In This Article Expand or collapse the "in this article" section WikiLeaks

  • Introduction
  • General Overviews
  • Key Works from WikiLeaks
  • Journal Special Issues and Anthologies
  • Challenges to the Journalism Profession
  • Challenges to Press-State Relations
  • Transparency
  • Studies of Media Coverage and Discourse about WikiLeaks
  • Legal and Ethical Issues
  • Country-Specific Effects

Communication WikiLeaks
Andrea Hickerson
  • LAST MODIFIED: 27 April 2017
  • DOI: 10.1093/obo/9780199756841-0171


WikiLeaks (or Wikileaks) was founded in 2006 as a nonprofit whistleblowing organization dedicated to publishing classified governmental and corporate documents while maintaining the anonymity of sources. The organization rose to international prominence in 2007 when it released US government video footage of a US Apache helicopter attack in Baghdad that killed civilians and journalists. Notable later leaks include the Iraq and Afghan War Logs and hundreds of thousands of US diplomatic cables. All of these leaks were provided by a US Army solider, Chelsea Manning, who is currently serving a prison sentence after an acquaintance in a chatroom disclosed her identity to government officials. Discussion and analysis of WikiLeaks as an organization is tied closely to assessments of its polarizing leader, Julian Assange. Fearing eventual extradition to the United States to face criminal charges for publishing classified documents, Assange has remained in the Ecuadoran embassy in London since 2012, when he was summoned to Sweden to answer questions related to sex crimes. Academically, WikiLeaks has stimulated a number of debates in journalism. Among them are the questions of whether WikiLeaks is journalism, and whether (and if so how) WikiLeaks has changed the process of journalism and journalism’s relationship to nation states. While interest in WikiLeaks has waned since 2012, scholars argue its significance lies in part in its advancement of the idea that the journalism process can be networked or distributed across media partners and organizations.

General Overviews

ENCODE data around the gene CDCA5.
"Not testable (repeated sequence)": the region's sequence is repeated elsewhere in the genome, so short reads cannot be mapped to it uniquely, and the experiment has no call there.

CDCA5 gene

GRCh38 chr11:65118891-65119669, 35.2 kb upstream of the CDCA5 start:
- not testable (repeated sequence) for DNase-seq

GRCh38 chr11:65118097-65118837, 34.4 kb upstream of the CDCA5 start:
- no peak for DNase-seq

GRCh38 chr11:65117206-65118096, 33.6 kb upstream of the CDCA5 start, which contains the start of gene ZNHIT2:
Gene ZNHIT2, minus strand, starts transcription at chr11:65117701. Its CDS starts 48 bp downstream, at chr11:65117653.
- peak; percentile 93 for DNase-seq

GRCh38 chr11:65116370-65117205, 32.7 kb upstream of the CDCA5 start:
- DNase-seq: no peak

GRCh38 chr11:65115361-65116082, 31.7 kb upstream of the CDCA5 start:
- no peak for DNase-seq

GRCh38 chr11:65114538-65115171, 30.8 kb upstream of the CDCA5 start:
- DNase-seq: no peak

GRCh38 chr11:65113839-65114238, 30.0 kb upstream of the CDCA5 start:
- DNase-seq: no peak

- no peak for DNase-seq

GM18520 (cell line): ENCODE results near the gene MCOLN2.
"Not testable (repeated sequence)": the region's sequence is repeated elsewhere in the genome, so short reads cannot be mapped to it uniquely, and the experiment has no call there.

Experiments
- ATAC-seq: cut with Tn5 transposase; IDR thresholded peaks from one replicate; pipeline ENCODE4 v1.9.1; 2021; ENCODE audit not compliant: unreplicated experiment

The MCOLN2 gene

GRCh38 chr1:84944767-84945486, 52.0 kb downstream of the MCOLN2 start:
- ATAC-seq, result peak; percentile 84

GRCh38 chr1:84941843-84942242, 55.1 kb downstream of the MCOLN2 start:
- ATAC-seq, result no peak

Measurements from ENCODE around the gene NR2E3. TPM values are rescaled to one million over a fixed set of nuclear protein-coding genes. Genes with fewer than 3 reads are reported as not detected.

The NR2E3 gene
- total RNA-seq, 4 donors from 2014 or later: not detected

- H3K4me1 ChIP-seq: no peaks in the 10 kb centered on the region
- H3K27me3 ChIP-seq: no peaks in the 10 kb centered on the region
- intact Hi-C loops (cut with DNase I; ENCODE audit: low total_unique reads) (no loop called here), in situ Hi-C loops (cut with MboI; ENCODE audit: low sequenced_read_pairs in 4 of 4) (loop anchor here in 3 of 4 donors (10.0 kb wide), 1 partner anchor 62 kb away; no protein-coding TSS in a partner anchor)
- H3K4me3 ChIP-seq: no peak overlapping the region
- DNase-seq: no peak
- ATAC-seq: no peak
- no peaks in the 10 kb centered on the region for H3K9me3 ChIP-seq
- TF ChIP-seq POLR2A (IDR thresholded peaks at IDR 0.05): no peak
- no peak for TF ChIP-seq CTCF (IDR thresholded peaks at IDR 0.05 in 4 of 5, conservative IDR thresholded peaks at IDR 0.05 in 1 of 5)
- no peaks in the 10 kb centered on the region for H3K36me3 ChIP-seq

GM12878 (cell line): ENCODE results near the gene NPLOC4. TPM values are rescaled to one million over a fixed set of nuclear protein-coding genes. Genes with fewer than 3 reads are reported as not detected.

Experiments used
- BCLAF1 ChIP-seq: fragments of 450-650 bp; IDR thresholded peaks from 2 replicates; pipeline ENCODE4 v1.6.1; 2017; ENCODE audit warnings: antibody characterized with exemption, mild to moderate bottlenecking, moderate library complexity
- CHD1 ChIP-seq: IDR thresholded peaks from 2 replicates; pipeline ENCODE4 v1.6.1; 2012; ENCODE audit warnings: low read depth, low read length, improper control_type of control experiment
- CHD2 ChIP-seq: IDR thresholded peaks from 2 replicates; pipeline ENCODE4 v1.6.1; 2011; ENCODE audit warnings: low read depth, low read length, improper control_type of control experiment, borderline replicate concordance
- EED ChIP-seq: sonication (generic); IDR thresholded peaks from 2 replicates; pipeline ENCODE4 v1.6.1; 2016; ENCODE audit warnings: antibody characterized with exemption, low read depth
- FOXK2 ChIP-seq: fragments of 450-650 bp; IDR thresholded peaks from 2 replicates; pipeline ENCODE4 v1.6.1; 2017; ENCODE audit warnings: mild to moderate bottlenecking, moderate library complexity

A number of books about WikiLeaks appeared in 2012. Many of them were written by journalists who had either worked or collaborated with WikiLeaks, such as Beckett and Ball 2012 and Leigh and Harding 2011. A key theme in these works is the extent to which WikiLeaks functioned as a journalistic entity, and to what extent it needed support from traditional news organizations. In the “About” section of its website, Beckett and Ball 2012 makes it clear that its leaders believe it are a journalistic news organization. Both Greenberg 2012 and McCurdy 2013 contextualize the rise and lasting impact of WikiLeaks by comparing it to past leaks, notably the Pentagon Papers. Both works see WikiLeaks as an inevitable outgrowth of a techno-transparency movement. Finally, Christensen 2014 is useful because it explicates specific phases in the evolution of the WikiLeaks organization.

  • Beckett, Charlie, with James Ball. 2012. WikiLeaks: News in the networked era. Cambridge, UK: Polity.

    Written by journalists, this book contextualizes the evolution of WikiLeaks, emphasizing its impact on the field of journalism. It suggests WikiLeaks’ lasting legacy is introducing a model of networked news, at times enhancing and undermining mainstream media.

  • Christensen, Christian. 2014. A decade of WikiLeaks: So what? International Journal of Media & Cultural Politics 10.3: 273–284.

    DOI: 10.1386/macp.10.3.273_1

    Defines and contextualizes three phases in the evolution of WikiLeaks, from alternative news source to media partner to media critic. Argues popular and academic notice of WikiLeaks is prone to technocentric arguments and generally lagging and uneven across disciplines. Advocates studying organizations like WikiLeaks longitudinally and as “research artefacts.”

  • Greenberg, Andy. 2012. This machine kills: Julian Assange, the cypherpunks, and their fight to empower whistleblowers. New York: Penguin.

    Situates WikiLeaks in a longer history of government leaks and the philosophies of tech subcultures, including cryptographers and cypherpunks. Immensely readable. Notable for its descriptions of US government responses to leaks.

  • Leigh, David, and Luke Harding. 2011. WikiLeaks: Inside Julian Assange’s war on secrecy. London: Guardian Books.

    Story of the rise of WikiLeaks and its leader Julian Assange, as told by two Guardian journalists. Describes WikiLeaks collaboration with the newspaper. Includes a 75-page appendix of selected cables from the US Embassy Cables.

  • McCurdy, Patrick. 2013. From the Pentagon Papers to Cablegate: How the network society has changed leaking. In Beyond WikiLeaks. Edited by Benedetta Brevini, Arne Hintz, and Patrick McCurdy, 123–145. Basingstoke, UK: Palgrave Macmillan.

    DOI: 10.1057/9781137275745_8

    Describes similarities between the Pentagon Paper and Daniel Ellsberg and WikiLeaks and Chelsea Manning. Argues that who leaks and how they do so is a product of network society. Although Manning faces a harsher legal fate than Ellsberg, the author believes the future will look kindly on Manning.

  • WikiLeaks. “About.”

    WikiLeaks as described in its own words. Includes an explanation of it how receives and verifies information. Describes its work as journalism, but expresses the desire to collaborate with other media partners.

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